Energy / Climate Change

July 16, 2005


Mitsui Shipbuilding Nears Practical Application of Natural Gas Hydrate Transport Technology

Keywords: Environmental Technology Manufacturing industry Renewable Energy 

Mitsui Engineering & Shipbuilding Co. (MES) has been developing natural gas hydrate (NGH) technology since fiscal 2000, and is now at the final stage for commercialization. The NGH technology offers a new way to transport and store natural gas, a clean energy source in great demand worldwide. MES plans to put its NGH technology into commercial applications by 2010 with a transportation and storage capacity of 400,000 to 500,000 tons of natural gas.

NGH is in a solid state at minus 20 degrees Celsius under atmospheric pressure, allowing storage of about 170 times the volume of gas. MES built a demonstration plant that can produce, pelletize and re-gasify 600 kilograms of NGH daily, and succeeded in continuous operation in February 2002. Preparing for commercial applications, MES is now developing a hydration plant with a production capacity of one million tons of NGH per year, and a cargo vessel of 130,000 tons laden weight.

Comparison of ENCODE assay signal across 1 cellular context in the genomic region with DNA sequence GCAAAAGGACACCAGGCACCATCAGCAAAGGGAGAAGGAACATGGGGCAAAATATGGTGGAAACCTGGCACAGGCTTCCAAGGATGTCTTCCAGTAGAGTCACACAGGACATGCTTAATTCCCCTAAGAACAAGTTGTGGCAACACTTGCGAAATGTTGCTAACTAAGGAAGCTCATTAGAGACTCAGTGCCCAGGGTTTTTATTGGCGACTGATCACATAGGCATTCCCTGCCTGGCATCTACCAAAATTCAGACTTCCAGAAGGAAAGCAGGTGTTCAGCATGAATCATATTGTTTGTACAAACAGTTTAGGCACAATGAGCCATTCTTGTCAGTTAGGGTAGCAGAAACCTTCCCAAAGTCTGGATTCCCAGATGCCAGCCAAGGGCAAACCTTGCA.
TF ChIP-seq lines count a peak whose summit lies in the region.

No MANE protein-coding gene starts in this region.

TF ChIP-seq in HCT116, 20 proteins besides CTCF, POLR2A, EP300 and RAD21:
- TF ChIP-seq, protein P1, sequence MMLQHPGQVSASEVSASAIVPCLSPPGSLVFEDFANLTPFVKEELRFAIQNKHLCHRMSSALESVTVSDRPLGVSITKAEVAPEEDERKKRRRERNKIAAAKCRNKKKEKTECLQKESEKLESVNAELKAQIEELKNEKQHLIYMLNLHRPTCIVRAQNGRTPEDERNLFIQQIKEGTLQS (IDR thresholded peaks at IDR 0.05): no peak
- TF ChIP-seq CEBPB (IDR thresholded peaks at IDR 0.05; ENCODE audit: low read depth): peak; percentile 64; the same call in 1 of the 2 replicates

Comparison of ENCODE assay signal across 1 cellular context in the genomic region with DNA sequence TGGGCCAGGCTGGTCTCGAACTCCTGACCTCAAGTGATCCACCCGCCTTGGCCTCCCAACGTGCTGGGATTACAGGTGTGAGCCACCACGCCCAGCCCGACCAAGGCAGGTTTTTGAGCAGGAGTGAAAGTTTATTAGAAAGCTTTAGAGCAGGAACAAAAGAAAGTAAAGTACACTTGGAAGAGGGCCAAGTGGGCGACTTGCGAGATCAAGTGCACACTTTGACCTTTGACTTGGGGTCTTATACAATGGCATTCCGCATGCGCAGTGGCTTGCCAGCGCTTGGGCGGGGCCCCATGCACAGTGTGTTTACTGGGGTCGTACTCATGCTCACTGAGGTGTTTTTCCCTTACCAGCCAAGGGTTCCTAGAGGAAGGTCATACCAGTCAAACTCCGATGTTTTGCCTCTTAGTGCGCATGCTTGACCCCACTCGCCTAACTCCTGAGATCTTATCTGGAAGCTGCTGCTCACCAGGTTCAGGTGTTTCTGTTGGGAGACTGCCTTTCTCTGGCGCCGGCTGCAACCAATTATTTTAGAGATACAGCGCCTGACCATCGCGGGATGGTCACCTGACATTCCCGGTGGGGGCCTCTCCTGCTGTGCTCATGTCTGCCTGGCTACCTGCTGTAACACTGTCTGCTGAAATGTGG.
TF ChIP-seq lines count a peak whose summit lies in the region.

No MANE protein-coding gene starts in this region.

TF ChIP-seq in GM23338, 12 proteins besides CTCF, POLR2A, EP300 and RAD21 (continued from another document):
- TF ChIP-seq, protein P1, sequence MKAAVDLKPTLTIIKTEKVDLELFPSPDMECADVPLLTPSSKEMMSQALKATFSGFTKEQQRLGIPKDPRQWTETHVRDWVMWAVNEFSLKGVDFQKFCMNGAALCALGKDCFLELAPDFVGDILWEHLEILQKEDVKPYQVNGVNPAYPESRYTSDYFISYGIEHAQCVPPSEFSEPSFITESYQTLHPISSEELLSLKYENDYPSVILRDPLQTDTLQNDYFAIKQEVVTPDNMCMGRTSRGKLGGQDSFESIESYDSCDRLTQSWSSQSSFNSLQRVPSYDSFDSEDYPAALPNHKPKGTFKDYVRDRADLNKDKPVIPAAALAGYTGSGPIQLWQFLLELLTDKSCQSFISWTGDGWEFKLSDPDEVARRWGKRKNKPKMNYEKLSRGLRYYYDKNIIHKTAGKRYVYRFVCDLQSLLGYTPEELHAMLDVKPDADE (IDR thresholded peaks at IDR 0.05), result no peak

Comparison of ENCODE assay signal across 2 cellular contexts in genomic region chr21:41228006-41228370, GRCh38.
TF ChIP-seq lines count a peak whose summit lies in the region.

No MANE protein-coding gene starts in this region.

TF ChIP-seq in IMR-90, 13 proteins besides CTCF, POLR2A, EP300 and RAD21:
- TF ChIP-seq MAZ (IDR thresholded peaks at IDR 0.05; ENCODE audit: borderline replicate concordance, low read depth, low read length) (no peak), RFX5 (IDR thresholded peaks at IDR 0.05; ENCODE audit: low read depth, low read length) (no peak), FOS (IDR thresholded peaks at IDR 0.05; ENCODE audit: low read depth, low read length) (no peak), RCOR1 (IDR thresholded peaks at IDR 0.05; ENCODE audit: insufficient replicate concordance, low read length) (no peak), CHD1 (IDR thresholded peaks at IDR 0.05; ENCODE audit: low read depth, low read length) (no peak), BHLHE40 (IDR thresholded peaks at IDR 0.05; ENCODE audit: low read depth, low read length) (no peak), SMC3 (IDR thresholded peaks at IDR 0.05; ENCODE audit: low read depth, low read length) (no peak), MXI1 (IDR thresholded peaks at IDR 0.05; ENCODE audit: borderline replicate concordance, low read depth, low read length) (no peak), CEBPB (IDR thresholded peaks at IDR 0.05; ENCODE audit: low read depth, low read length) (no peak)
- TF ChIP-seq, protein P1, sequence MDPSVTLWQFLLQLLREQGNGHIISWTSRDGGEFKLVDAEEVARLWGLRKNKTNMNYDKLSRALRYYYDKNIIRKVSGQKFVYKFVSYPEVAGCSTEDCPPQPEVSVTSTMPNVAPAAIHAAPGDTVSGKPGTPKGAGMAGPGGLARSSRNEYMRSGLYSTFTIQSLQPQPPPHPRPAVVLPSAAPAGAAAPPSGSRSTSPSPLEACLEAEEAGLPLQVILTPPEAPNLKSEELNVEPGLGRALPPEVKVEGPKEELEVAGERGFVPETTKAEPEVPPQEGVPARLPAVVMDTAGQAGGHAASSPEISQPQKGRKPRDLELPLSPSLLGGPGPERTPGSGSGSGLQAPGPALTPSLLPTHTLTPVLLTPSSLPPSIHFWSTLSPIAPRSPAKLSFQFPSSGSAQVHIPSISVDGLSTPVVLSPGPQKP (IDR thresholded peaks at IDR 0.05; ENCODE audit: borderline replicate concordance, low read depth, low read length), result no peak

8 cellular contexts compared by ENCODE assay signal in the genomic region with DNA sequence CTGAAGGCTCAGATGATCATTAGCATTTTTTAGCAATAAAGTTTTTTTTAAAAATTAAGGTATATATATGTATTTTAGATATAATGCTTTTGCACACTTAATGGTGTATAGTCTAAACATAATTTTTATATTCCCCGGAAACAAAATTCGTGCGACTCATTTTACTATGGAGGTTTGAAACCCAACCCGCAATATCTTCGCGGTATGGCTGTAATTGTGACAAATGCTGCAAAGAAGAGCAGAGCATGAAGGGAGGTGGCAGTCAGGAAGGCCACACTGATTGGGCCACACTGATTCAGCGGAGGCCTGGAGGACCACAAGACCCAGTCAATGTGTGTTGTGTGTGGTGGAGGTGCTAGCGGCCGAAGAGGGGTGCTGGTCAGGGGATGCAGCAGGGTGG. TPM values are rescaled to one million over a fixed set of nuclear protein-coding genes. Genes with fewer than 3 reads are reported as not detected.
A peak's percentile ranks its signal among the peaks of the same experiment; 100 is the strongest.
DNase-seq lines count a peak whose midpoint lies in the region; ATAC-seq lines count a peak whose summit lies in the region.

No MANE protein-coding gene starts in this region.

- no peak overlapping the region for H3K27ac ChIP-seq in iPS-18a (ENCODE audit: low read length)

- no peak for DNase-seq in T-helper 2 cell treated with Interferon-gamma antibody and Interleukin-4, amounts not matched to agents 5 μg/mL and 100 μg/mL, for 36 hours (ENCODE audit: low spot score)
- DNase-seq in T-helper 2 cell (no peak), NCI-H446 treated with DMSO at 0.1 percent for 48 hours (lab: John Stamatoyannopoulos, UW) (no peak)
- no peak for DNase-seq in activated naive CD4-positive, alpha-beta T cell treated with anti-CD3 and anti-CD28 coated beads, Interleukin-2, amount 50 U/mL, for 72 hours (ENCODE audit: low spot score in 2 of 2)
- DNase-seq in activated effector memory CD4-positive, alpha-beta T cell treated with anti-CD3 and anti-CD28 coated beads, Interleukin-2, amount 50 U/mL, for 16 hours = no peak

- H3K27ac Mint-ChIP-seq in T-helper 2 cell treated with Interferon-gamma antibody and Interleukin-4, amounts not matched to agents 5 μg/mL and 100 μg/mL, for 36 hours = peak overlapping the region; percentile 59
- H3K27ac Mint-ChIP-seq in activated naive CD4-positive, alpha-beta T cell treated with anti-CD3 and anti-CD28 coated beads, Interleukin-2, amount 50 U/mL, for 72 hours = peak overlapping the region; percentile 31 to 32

Costwise, transporting NGH is much more economical and effective than transporting liquefied natural gas (LNG), which needs to be stored at an extremely low temperature of minus 162 degrees Celsius. MES estimates that the total initial investment required for NGH will be 23 percent lower ,and the price of delivered natural gas would be 19 percent lower than in the case of LNG, based on a calculation of one million tons of natural gas being transported 3,500 nautical miles per year (costs in the calculation include production of hydrate, transportation, storage, and re-gasification).

Since many small natural gas fields remain untapped worldwide due to their low profitability, the NGH technology is expected to offer more effective ways to use these resources.

Posted: 2005/07/16 02:18:55 PM
Japanese version